Diffusers and light modifiers can make a real difference in creating soft, natural-looking light that flatters your subjects. Some also offer a range of interesting color effects. There is an incredible variety of umbrellas, reflectors, diffusers and modifiers on the market, but here are a few popular choices: Westcott 43″ Collapsible Umbrella Kit with Stand, Rogue Flashbender 2 Reflector and Gary Fong Lightsphere Collapsible with Speed mount .The impact reflect 5-in-1 folding reflector disc - 42" is an adjustable reflector with five color options that folds to a third of its size.



Tripods and monopods: stability equals sharpness

Experienced wedding photographers include a sturdy medium tripod and monopod in their kit. There's no better way to ensure sharp images when you rely on natural light and need to shoot at slow shutter speeds. Selected examples are: the Manfrotto BeFree Compact Travel Carbon Fiber Tripod and the Oben AT-3441 Tripod with BA-111T Ball Head. If you're shooting HD video, as well as still images, choose a tripod with a horizontal pan-tilt head. Smooth three-way tripod, like the Davis & Sanford Magnum Good choices are: the Oben ACM-1400 and Davis & Sanford TrekkerPro Professional.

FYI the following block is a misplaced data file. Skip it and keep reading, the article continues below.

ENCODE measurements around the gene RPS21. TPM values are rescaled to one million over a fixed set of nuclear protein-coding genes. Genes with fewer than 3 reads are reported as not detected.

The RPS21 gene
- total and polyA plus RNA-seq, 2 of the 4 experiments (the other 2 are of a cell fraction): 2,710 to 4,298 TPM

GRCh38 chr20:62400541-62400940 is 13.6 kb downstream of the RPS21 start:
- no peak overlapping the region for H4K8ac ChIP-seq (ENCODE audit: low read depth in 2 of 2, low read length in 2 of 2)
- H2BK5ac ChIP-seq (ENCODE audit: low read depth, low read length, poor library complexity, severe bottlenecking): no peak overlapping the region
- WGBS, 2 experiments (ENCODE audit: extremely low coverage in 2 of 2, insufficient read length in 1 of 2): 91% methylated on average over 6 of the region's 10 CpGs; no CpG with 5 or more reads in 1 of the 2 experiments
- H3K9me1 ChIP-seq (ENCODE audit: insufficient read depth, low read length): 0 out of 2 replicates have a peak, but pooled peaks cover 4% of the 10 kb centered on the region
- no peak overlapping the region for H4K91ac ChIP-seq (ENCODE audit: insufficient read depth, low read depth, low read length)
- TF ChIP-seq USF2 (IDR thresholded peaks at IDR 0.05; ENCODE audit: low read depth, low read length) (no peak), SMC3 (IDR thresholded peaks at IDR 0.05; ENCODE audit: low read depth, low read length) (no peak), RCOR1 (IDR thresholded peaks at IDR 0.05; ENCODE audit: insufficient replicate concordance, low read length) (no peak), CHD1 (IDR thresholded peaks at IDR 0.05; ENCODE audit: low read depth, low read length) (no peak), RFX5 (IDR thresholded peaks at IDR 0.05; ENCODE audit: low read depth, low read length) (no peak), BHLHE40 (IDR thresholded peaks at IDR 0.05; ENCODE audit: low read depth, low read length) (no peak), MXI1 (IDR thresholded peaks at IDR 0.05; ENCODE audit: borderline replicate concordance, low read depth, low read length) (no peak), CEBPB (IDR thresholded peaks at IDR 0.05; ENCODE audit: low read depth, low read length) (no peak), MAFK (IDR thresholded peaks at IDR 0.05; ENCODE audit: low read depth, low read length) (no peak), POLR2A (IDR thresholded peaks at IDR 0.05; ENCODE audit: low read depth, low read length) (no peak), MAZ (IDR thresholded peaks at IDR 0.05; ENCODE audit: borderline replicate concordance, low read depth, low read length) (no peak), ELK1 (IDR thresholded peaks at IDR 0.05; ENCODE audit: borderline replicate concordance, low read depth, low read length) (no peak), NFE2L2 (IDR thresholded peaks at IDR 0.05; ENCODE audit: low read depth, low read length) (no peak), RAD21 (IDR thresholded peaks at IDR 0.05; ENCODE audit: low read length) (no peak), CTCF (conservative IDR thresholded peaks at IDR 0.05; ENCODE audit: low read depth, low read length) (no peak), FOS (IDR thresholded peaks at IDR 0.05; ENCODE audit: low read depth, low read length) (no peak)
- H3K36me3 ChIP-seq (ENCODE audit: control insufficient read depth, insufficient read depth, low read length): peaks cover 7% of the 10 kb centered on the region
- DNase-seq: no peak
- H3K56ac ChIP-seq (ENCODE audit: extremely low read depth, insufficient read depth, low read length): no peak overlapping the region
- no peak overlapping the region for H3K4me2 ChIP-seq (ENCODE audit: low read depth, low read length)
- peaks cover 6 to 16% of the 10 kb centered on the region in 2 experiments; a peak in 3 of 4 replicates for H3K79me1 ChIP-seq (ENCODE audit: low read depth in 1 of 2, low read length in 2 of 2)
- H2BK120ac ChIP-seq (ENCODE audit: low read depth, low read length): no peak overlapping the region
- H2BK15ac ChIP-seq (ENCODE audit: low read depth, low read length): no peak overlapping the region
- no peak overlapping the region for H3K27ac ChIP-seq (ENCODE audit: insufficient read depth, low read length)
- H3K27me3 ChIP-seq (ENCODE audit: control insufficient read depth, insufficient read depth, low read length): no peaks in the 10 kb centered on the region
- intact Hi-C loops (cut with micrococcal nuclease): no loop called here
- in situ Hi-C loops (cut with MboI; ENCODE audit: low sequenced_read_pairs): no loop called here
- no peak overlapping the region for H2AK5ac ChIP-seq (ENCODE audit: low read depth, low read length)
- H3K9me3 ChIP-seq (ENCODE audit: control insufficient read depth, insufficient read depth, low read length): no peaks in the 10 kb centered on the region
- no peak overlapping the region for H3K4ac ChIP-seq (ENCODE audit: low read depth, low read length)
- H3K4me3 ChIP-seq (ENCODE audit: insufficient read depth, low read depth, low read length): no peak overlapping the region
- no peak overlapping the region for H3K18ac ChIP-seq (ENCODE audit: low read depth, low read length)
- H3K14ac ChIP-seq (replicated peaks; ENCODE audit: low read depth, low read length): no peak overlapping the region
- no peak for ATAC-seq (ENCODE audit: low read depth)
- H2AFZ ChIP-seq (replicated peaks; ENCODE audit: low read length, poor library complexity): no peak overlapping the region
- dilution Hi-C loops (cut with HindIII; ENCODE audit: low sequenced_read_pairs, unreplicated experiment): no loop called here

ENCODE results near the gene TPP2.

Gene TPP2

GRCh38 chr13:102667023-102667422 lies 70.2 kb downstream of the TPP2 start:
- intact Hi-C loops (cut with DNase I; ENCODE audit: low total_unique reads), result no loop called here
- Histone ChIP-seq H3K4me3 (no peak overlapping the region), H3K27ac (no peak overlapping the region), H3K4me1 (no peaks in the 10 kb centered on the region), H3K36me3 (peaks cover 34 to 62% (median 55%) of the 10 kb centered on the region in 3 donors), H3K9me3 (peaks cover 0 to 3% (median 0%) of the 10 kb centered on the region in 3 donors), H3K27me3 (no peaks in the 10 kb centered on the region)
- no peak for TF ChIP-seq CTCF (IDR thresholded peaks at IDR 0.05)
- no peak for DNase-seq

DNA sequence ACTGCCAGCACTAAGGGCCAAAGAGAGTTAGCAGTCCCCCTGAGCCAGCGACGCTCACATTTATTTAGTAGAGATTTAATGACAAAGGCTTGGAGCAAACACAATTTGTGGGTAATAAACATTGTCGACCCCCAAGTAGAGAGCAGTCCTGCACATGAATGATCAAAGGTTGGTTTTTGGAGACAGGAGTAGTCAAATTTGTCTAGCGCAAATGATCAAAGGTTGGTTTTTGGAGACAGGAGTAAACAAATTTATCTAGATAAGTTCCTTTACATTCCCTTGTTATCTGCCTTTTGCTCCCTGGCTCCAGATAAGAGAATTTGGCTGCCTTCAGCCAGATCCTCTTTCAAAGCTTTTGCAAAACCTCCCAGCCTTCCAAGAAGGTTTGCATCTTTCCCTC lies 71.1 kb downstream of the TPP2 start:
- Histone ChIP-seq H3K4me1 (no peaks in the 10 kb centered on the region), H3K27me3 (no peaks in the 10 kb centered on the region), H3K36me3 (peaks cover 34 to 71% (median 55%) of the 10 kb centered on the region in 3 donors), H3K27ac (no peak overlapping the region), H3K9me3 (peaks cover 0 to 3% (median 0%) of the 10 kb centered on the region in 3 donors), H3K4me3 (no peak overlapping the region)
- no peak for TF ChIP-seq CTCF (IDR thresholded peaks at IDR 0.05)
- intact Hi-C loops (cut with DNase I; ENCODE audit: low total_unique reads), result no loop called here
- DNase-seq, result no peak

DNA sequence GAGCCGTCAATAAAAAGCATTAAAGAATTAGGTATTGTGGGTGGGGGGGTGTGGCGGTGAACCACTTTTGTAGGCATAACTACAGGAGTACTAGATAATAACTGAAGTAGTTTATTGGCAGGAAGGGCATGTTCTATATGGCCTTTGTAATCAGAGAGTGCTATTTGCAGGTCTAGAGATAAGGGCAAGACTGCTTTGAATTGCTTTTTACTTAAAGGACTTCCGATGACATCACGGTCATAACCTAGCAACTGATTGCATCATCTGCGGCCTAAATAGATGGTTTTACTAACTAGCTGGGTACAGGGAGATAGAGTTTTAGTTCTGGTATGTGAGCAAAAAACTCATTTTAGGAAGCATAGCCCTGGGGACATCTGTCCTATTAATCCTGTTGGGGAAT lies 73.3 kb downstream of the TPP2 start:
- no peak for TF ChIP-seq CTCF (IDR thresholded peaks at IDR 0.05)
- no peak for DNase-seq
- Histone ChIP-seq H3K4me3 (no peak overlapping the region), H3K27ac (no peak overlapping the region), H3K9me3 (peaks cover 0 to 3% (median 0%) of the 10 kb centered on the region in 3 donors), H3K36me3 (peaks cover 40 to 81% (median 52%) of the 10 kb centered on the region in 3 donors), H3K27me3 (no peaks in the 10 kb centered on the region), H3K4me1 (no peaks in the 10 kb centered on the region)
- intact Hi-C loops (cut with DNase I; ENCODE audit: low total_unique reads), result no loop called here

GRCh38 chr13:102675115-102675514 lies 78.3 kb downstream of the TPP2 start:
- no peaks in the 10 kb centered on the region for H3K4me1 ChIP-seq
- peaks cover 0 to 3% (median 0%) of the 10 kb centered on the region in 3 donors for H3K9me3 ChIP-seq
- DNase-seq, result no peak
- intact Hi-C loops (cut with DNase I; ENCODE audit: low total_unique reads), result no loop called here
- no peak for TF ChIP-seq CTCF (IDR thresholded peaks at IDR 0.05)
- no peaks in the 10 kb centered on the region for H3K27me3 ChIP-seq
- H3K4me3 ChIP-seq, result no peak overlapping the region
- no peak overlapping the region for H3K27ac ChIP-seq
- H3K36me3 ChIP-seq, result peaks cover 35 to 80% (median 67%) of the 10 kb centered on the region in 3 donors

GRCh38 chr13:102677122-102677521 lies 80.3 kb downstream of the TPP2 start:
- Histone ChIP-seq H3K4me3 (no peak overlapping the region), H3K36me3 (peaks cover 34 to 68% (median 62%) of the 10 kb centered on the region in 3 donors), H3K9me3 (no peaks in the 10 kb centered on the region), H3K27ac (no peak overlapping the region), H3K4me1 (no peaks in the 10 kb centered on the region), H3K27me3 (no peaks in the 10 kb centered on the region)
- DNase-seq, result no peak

Transport bags

Wedding professionals use a wide variety of methods for carrying gear, including lens bags, flash pack cases, light stands, accessories, and multiple sizes of task-oriented cases, camera shoulder bags, and backpacks. transport what they need on site. What works for you depends largely on your workflow, location, and whether you're working with an assistant.


As you can see, diversified and sophisticated equipment is required to complete the work properly!